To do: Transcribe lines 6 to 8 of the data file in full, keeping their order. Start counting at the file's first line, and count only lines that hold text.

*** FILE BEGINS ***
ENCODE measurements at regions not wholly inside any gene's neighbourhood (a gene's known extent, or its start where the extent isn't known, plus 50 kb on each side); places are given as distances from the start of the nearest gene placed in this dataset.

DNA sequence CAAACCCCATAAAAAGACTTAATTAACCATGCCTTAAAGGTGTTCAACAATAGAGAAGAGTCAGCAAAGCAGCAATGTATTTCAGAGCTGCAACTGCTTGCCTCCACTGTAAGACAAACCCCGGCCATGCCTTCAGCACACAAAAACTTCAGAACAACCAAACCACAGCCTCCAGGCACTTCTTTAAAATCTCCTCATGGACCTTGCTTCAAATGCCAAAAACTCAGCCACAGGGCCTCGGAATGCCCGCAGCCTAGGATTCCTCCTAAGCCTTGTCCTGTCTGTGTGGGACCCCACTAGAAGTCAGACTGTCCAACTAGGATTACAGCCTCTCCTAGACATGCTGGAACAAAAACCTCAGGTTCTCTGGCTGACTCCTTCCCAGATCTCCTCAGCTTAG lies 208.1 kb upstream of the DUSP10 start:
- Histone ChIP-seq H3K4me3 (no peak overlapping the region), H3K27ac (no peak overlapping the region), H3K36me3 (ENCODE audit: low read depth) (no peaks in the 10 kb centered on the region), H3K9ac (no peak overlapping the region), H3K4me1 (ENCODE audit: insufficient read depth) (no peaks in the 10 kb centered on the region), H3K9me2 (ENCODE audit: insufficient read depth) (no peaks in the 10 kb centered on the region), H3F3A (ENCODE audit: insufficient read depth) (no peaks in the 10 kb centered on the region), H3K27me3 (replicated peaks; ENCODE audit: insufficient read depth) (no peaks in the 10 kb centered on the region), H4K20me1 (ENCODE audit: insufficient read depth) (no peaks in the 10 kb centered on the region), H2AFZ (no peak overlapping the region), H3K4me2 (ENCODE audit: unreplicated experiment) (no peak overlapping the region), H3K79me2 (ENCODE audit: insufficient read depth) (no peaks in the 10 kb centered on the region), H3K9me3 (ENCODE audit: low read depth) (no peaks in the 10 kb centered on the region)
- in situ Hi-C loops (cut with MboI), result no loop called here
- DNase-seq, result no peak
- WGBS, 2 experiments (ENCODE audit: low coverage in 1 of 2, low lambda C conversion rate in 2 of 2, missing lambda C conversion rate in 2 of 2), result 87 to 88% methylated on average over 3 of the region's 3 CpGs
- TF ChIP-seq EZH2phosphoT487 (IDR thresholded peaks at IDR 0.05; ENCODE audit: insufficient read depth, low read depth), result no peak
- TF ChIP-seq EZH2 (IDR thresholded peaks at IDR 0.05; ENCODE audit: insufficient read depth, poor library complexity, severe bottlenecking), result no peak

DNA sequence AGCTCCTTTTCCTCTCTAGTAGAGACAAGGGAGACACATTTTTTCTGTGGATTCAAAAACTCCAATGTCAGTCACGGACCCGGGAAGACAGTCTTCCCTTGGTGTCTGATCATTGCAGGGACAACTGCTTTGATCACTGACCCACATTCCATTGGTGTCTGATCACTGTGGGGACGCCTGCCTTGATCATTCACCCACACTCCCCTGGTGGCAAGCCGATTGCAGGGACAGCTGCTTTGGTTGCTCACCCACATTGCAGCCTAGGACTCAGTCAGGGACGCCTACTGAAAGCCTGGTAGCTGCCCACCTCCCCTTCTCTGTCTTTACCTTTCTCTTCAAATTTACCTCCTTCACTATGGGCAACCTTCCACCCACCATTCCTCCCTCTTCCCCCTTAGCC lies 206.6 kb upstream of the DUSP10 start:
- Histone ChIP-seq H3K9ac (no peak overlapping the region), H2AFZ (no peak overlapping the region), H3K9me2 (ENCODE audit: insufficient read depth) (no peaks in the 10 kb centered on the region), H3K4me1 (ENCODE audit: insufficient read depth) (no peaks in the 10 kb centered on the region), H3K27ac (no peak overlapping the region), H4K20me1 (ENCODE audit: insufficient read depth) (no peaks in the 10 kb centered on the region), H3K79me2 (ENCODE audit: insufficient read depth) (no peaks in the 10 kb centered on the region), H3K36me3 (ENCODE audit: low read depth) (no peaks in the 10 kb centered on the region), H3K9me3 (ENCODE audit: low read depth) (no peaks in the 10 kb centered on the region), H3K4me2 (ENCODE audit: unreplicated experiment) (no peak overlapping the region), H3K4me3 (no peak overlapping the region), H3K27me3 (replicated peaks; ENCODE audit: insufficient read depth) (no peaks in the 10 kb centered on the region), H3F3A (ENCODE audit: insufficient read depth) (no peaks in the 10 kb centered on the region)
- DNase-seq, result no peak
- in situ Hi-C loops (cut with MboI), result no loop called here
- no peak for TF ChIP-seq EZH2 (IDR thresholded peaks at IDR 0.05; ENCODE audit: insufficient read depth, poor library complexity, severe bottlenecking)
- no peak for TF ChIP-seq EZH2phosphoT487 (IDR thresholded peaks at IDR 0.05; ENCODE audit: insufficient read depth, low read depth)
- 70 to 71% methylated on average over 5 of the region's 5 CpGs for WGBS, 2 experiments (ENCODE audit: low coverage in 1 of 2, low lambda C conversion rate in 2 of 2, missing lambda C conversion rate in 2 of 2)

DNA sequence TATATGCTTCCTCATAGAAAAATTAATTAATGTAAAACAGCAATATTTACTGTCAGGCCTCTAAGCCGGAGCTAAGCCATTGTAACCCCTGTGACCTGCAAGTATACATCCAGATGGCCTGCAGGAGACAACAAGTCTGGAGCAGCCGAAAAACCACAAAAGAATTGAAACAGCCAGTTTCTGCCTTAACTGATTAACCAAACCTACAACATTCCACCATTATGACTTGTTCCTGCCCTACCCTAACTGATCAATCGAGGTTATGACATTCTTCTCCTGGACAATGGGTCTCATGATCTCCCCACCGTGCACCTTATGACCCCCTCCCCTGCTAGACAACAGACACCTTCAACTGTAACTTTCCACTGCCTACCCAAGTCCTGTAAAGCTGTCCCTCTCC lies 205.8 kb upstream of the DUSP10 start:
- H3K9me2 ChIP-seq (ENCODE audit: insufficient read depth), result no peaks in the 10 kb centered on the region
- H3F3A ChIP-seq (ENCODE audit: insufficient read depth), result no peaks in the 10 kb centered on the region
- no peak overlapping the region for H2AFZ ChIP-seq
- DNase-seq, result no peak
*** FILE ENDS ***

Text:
- WGBS, 2 experiments (ENCODE audit: low coverage in 1 of 2, low lambda C conversion rate in 2 of 2, missing lambda C conversion rate in 2 of 2), result 87 to 88% methylated on average over 3 of the region's 3 CpGs
- TF ChIP-seq EZH2phosphoT487 (IDR thresholded peaks at IDR 0.05; ENCODE audit: insufficient read depth, low read depth), result no peak
- TF ChIP-seq EZH2 (IDR thresholded peaks at IDR 0.05; ENCODE audit: insufficient read depth, poor library complexity, severe bottlenecking), result no peak